"This weekend is a good time to look for North Taurid meteors. This long-lasting shower – which, with its sister shower, the South Taurids – runs throughout late October and November. The nominal peak of the North Taurids is on the night of November 11-12, 2018. Generally, this shower is at its strongest for several hours, centered around midnight local time. This weekend, a waxing crescent moon sets at relatively early evening, providing moon-free skies for the expected peak date of the North Taurid meteor shower."
1.) Heavy rain from the central Gulf coast northeastward across the Southeast, mid-Atlantic, and Northeast, Mon-Tue, Nov 12-13.
2.) Heavy snow across portions of the Great Lakes and interior Northeast, Tue, Nov 13.
3.) Periods of heavy precipitation for south-central and southeastern (including the Panhandle) portions of Alaska, Sun-Thu, Nov 11-15.
4.) Much below normal temperatures shift eastward with time from the Great Plains to the Appalachians, Sun-Thu, Nov 11-15.
5.) High Winds in Maine, Sun, Nov 11.
6.) High Winds for south-central and southeastern (including the Panhandle) portions of Alaska, Sun-Tue, Nov 11-13.
7.) High significant wave heights for south-central and southeastern (including the Panhandle) portions of the Alaska coast, Mon, Nov 12.
8.) Flooding possible, and occurring/imminent across portions of the Lower Mississippi Valley and the Southern Plains.
9.) Slight risk of much below normal temperatures for most of the eastern third of the CONUS, the Lower Mississippi Valley, and portions of Texas, Fri-Mon, Nov 16-19.
10.) Moderate risk of much below normal temperatures for the Northeast, Fri-Mon, Nov 16-19.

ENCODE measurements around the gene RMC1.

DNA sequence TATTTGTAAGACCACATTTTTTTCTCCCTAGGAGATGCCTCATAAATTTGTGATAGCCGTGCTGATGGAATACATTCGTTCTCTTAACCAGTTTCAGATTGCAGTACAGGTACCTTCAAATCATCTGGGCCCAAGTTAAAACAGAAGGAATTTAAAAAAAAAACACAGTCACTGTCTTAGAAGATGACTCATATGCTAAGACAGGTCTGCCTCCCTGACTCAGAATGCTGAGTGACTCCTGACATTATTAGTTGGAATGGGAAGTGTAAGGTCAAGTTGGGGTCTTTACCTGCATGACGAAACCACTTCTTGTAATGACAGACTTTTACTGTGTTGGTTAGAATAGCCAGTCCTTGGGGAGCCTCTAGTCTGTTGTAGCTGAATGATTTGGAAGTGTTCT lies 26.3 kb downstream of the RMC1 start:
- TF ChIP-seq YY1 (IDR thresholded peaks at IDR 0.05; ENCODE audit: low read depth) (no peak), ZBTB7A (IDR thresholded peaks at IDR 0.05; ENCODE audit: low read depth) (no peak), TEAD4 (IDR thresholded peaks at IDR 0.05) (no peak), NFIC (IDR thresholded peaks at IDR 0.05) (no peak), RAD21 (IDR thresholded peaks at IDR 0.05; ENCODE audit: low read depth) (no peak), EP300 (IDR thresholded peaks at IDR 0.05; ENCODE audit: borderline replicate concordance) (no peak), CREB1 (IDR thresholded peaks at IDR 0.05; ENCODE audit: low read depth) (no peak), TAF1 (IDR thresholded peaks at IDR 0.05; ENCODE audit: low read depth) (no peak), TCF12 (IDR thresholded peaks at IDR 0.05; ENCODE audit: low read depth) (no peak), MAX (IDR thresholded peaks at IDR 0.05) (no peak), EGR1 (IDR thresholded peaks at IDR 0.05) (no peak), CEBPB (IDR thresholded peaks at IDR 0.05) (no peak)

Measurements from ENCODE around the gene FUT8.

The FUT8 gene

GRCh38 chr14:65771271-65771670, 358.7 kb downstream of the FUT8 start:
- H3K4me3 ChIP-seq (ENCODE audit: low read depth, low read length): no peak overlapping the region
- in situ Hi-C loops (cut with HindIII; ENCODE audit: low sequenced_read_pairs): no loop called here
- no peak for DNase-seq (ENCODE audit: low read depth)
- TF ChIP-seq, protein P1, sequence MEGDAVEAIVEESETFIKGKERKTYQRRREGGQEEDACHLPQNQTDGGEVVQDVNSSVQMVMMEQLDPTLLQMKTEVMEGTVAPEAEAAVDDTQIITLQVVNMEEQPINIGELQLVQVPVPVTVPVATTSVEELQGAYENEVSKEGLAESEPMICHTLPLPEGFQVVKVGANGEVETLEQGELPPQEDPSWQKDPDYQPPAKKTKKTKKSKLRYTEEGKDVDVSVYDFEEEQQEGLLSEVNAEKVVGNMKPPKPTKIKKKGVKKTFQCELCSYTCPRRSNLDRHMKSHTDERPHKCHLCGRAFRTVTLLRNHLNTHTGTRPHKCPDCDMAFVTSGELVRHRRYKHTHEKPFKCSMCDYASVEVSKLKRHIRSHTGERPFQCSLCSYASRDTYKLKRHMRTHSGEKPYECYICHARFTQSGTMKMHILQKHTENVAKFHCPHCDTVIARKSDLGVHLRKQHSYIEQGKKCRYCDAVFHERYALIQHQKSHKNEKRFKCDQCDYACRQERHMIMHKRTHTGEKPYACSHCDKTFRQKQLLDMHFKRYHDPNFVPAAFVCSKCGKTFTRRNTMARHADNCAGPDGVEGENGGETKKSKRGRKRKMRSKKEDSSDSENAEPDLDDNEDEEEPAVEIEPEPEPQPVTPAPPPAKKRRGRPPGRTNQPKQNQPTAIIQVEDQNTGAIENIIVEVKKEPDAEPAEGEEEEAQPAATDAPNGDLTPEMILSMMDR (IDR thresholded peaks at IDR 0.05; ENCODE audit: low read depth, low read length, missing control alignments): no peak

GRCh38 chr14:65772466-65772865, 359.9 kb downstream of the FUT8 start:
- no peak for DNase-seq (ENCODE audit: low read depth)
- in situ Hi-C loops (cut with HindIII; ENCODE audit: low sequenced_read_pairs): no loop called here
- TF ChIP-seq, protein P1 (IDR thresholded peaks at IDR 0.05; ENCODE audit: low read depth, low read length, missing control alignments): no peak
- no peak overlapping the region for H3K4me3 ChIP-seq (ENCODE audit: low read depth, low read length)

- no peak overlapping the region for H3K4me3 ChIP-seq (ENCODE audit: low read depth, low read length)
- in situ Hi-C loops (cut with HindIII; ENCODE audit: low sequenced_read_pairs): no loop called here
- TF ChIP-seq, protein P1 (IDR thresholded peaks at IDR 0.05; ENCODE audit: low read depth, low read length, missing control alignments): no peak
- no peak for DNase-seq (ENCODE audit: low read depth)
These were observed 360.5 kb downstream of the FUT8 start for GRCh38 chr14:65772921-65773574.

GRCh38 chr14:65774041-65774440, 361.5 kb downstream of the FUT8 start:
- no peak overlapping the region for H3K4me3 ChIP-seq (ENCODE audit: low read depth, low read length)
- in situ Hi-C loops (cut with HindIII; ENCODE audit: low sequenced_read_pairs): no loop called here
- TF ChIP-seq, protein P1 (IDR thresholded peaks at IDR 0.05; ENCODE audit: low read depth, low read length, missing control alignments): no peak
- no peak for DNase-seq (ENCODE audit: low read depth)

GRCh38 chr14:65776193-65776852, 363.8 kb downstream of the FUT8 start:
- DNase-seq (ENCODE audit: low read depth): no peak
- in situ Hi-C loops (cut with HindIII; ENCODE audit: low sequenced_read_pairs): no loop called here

11.) Severe Drought across the Central Plains, the Central Rockies, the Northeast, the Central Great Basin, the Northern Plains, the Southern Plains, the Northern Great Basin, the Southern Rockies, California, the Northern Rockies, the Alaska Panhandle, the Pacific Northwest, and the Southwest.
Temperature Outlook Friday - November 9th
Here's the temperature outlook as we head through the next few days. Note the very chilly blues and purples showing up across much of the nation. These temps will be quite a bit below average and will be more December-like rather than early November.
According to NOAA's CPC, November 15th - 21st will be cooler than average across the Eastern and Southern US, while folks in the western half of the country will be warmer than average during the middle part of the month.
Weather Outlook Ahead
Another storm system will cross the eastern two-thirds of the country through the end of the week and into the weekend ahead with areas of thunderstorms, heavy rain and snow. Weather maps are starting to look a little more late fall and winter-like. Areas of snow should become a little more common across the northern half of the country, some locations will likely have accumulations, which could last much of the winter in some of the normal spots.
According to NOAA's WPC, the 7-day precipitation outlook suggests heavy rains continuing across the Eastern US. Some locations could see upwards of 2" to 4"+ through the end of next week. Folks in the Western half of the country will stay mainly dry expect for folks in the Pacific Northwest.
Extreme and exceptional drought conditions continue across the western half of the country and especially the Desert Southwest. Much of the eastern two-thirds of the nation remains drought-free with the exception of a few areas.